Ciara adds to an already impressive resume on the R&B/Hip-Hop Songs chart this week. Here’s what Billboard R&B/hip-hop chart manager writes in the new issue of the magazine:
“Ciara logs her 12th top 10 on R&B/Hip-Hop Songs, as ‘Ride,’ the lead single from her forthcoming album ‘Basic Instinct,’ cruises 18-9. Since notching six weeks at No. 1 with her debut single ‘Goodies’ in 2004, the singer is tied with Beyonce for the most top 10s by a female in that span.”
(“Hey guys!! I just want to thank u guys for all your support!! ‘Ride’ is now top 10 because of u! Let’s keep it going!!,” Ciara Tweeted Monday).
Here is a look at the album sales to-date of 24-year-old Ciara Princess Harris, according to SoundScan:
2,748,000, “Goodies,” 2004
1,326,000, “Ciara: the Evolution,” 2006
193,000, “Fantasy Ride,” 2009
In her career, Ciara has sold 4.3 million albums and 6.9 million digital tracks, according to SoundScan.
Sports fun on the charts! (Yay for the Lakers!) Regarding the several World Cup-related songs that impact this week’s Billboard surveys, as noted in yesterday’s Chart Beat, I recall that Ricky Martin‘s World Cup ode “The Cup of Life” peaked at No. 45 on the Hot 100 in 1999. Now, Shakira‘s “Waka Waka (This Time for Africa)” bests Martin’s chart performance with the debut of her new soccer song at No. 43.
Regarding another singer, like Martin, who entered show business at a young age, yes, my favorite, Stevie Wonder, it’s amazing to see that the “Glee” cast has now surpassed his total of Hot 100 hits, 64 to 63.
Unlike on their show, on Billboard charts, those “Glee” folks are bullies …
Good stuff, as always (except for the basketball reference … Enjoy your team’s hard-fought win, though. I’ll, meanwhile, console myself with this great song originally released during Larry Bird’s heyday …)
As Shakira posts a higher Hot 100 peak than Martin with a World Cup song, the latter’s official theme song for France in 1998 is enjoying renewed popularity amidst 2010 World Cup excitement. “The Cup of Life” re-enters Billboard’s Latin Digital Songs chart at No. 20 with an increase of 136% in sales, according to SoundScan.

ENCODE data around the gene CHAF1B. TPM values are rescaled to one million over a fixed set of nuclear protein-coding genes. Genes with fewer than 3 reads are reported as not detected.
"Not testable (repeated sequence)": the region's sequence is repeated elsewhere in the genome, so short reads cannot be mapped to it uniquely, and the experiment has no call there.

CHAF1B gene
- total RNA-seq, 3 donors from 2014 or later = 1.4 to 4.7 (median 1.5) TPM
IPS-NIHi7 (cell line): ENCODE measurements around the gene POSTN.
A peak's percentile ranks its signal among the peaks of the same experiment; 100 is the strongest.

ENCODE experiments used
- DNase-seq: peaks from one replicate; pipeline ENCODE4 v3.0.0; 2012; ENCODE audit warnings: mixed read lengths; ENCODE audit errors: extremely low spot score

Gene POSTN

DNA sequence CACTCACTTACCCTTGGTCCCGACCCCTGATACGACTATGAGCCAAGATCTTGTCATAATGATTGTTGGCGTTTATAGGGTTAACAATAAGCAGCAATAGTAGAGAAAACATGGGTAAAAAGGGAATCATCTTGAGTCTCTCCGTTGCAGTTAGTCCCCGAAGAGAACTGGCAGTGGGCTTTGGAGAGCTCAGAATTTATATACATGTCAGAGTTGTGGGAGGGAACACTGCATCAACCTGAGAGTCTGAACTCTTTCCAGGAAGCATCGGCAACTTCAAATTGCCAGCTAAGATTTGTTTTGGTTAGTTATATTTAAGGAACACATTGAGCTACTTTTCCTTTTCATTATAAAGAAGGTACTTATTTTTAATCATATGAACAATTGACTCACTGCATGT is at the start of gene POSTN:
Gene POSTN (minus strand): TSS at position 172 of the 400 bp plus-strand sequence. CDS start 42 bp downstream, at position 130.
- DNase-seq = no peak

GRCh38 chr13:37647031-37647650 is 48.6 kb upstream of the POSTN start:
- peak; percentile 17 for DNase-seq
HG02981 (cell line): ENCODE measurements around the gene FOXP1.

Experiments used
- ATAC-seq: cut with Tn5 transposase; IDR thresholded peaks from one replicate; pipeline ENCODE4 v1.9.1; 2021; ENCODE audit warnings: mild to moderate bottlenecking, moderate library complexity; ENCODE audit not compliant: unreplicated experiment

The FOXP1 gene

Regarding “Glee,” the series’ Journey-centric season finale June 8 not only resulted in its third Billboard 200 No. 1 and more Hot 100 headlines for the ensemble, but also a jump in sales for the venerable rock band. “Journey’s Greatest Hits” bounds 104-57 on the Billboard 200 with a 62% sales gain to 8,000.
The original versions of Journey’s songs that the “Glee” cast performed on the episode likewise benefit: “Don’t Stop Believin’ ” jumps 15-8 on Billboard’s Rock Digital Songs chart (23,000 downloads sold, up 23%) and “Faithfully” enters the list at No. 31 (9,000, up 162%). Below the 50-position survey, Journey’s “Any Way You Want It” sold 6,000 downloads in the chart’s tracking week (up 139%) and “Lovin’ Touchin’ Squeezin’ ” shifted 3,000 (up 58%).
The original recordings of the other “Glee” songs from the show’s season finale soundtrack also surge: Israel “IZ” Kamakawiwo’Ole’s “Somewhere Over the Rainbow” (27,000, up 88%; the program’s Will Schuester performed the song in the style of the late Hawaiian singer), Queen‘s “Bohemian Rhapsody” (13,000, up 99%) and Lulu’s “To Sir With Love” (4,000, up 557%).